Inside the 700 MHz spectrum land grab

Like a fresh spring breeze, new radio-frequency spectrum is in the air. It is so close that you can almost smell it – and seek to keep others away from it.

The next big spectrum land grab is over 700 Megahertz (MHz.) It’s the promised land of “beachfront property” that broadcasters are set to vacate on February 19, 2009, when the transition to digital television is supposed to be complete. Lots of folks are jockeying now to lock up these airwaves.

Besting the television broadcasters was the battle back in 2005. The high-tech industry teamed up with wireless carriers, and with the public safety officials, to push for DTV legislation forcing broadcasters out of the 700 MHz band.

The gizmo-makers have sought the frequencies for more than a decade. Same with spectrum-poor wireless carriers like T-Mobile. They joined up with Cisco, Dell, Intel and Microsoft to form the High-Tech DTV Coalition in 2005.

They struck a pact with public safety officials, who were also motivated against the broadcasters. Congress had promised public safety 24 of the 108 megahertz once the DTV transition was complete.

With the February 2006 passage of the DTV legislation, 60 of those 108 megahertz will be opened at auction by January 2008. Police and firefighters will get their due. The additional 24 megahertz within the band is already owned by Access Spectrum, Aloha Partners, Pegasus Communications and Qualcomm.

So how will those 60 megahertz get sliced up?

Verizon Wireless has been rumored to bid for up to 30, half of what’s available. Other players, including DirecTV, Echostar, Google, Intel, Skype and Yahoo!, have joined a push to ensure that the wireless licenses will be nationwide– and to potentially compete with the incumbents.

But if you don’t want to actually pay for the best frequencies, there’s always the good old-fashioned way: convince politicians to give it to you. Morgan O’Brien has perfected this strategy. He used it in 1990 to convert his radio-dispatcher frequencies into cell-phone licenses and jump start cellular carrier FleetCall.

In 2002, his company, then called Nextel, did it again. With the help of Rudy Giuliani and his Giuliani Partners lobbying firm, Nextel partnered with public safety. It eventually persuaded the FCC to agree to its plan swapping a disjoined band of frequencies for a contiguous 10-megahertz national license.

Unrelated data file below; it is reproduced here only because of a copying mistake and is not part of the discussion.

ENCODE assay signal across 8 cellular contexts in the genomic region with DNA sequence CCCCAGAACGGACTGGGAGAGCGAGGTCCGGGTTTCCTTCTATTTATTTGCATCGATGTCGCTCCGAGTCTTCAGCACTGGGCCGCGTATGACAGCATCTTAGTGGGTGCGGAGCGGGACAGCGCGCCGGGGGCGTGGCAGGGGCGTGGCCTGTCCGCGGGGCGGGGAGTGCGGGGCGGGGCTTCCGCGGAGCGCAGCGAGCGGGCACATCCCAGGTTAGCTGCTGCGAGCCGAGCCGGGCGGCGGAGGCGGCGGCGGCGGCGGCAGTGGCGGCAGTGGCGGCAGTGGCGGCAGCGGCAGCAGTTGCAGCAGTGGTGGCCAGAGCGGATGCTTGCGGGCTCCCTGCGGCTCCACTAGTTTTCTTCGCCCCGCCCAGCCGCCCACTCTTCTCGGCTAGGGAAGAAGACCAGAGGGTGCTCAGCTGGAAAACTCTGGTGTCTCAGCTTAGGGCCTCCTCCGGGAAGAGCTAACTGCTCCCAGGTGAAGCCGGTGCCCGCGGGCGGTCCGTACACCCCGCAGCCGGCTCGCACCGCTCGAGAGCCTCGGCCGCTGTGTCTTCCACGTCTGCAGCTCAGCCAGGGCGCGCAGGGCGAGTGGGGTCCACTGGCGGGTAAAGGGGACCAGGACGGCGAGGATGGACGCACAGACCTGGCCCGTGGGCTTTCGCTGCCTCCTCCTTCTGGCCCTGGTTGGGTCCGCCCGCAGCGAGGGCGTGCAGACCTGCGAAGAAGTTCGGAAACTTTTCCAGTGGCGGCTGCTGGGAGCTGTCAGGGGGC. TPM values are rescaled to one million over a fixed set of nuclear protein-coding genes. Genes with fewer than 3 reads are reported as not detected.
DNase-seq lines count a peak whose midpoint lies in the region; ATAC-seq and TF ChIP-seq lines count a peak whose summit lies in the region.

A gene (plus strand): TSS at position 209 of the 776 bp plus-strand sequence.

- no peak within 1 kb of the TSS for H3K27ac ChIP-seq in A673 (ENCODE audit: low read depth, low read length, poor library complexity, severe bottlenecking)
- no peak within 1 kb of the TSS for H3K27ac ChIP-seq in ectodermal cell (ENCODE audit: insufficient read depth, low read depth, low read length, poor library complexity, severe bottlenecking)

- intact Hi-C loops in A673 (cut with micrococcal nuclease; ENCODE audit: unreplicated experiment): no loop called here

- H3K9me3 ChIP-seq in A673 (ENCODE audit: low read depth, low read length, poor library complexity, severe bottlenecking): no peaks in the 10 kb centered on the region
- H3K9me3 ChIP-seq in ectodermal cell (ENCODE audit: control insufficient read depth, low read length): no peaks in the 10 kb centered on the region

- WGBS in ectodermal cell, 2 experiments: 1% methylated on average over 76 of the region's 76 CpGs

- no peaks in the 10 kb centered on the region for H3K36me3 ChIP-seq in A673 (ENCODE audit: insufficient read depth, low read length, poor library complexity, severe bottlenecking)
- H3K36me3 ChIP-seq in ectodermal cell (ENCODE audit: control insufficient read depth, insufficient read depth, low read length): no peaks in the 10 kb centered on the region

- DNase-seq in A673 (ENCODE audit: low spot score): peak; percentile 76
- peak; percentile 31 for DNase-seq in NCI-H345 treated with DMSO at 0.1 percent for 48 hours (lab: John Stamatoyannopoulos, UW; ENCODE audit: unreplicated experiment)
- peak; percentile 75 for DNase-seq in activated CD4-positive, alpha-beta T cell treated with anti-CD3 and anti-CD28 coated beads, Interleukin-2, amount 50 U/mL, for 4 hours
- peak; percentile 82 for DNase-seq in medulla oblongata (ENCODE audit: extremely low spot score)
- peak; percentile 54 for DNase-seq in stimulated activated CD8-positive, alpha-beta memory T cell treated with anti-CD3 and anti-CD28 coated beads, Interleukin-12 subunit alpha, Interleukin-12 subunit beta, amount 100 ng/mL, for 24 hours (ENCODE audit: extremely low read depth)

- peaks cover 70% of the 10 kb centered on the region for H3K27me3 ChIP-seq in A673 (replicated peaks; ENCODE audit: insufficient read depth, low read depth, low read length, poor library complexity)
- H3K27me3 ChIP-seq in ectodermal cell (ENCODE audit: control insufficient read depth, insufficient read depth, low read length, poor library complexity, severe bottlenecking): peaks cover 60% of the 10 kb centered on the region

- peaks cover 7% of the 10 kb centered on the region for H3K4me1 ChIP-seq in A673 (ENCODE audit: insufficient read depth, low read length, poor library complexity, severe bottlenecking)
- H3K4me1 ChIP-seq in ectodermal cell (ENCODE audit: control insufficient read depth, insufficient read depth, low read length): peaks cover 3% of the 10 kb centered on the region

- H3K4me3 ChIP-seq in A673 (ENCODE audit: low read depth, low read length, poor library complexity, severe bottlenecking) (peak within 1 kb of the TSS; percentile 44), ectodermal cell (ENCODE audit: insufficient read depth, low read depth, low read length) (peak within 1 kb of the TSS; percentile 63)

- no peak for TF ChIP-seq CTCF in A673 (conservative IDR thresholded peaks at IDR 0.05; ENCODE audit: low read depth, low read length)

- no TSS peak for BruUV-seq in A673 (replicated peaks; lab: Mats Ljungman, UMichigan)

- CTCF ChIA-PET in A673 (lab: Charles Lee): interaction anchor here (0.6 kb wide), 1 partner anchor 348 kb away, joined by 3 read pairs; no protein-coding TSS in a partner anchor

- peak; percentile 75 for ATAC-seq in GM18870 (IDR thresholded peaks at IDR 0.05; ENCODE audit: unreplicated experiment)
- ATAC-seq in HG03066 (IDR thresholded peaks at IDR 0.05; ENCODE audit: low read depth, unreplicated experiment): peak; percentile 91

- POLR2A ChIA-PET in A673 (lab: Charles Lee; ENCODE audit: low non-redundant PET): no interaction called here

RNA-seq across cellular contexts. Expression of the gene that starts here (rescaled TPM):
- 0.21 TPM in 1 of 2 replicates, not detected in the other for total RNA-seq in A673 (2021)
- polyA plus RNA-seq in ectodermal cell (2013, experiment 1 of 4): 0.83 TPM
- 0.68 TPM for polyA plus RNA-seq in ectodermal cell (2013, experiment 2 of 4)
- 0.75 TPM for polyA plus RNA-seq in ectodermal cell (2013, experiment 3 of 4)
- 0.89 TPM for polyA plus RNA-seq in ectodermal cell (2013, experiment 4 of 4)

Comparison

“If there were a Nobel Prize for lobbying, I would give it to Nextel and Morgan O’Brien,” said J.H. Snider, research director of the New America Foundation’s Wireless Future Program.

But O’Brien’s third attempt, a company called Cyren Call, is turning into a dud. Again, he’s rallied public safety officials, who say that 24 megahertz is not enough for interoperable communications. Cyren Call wants to devote 30 of those 60 megahertz and to a Public Safety Broadband Trust. Conveniently, O’Brien’s company would manage the spectrum. And during down-times (i.e., when there are not wide-scale emergencies), Cyren Call would resell commercial service over the airwaves.

This dual commercial/public safety use would allow Cyren Call to make more efficient use of the spectrum than traditionally done by public safety. But it would also take spectrum off the market. In December, the FCC rejected the Cyren Call, saying: 24 megahertz was enough for public safety.

Those eager to bid on the new airwaves didn’t want to take any chances. That was particularly so after Sen. John McCain, R-Ariz., a champion of the DTV transition, appeared to favor Cyren Call in a January press release.

“Morgan O’Brien’s plan was such a sword of Damocles: half of all the spectrum that they were counting on buying would go away,” said Jerry Brito, senior research fellow at George Mason University’s Mercatus Center (link to, who has researched the interoperability dilemma.

The techies resurrected their old DTV coalition. But this time, they went after public safety. Janice Obuchowski, who had been the executive director of the coalition, joined former FCC Chairman Reed Hundt to float an alternative, Frontline Wireless, which would gobble only 10 additional megahertz for public safety. And the coalition funded an attack on Cyren Call, which they said would disrupt the DTV transition and harm consumer welfare.

This time around, Verizon Wireless is an eager participant in the DTV coalition. “Cyren Call’s leaders are the same people who, while at Nextel, created the 800 MHz rebanding scheme,” a reference to the spectrum swap by lobbyists for Verizon, who bitterly opposed the swap.

“Cyren Call is dead,” said a telecommunications industry lobbyist. But when will public safety realize that? It isn’t clear yet whether they will gravitate toward Frontline, a kind of Cyren Call-lite. At least Frontline agrees to bid on the special 10 megahertz they’re seeking.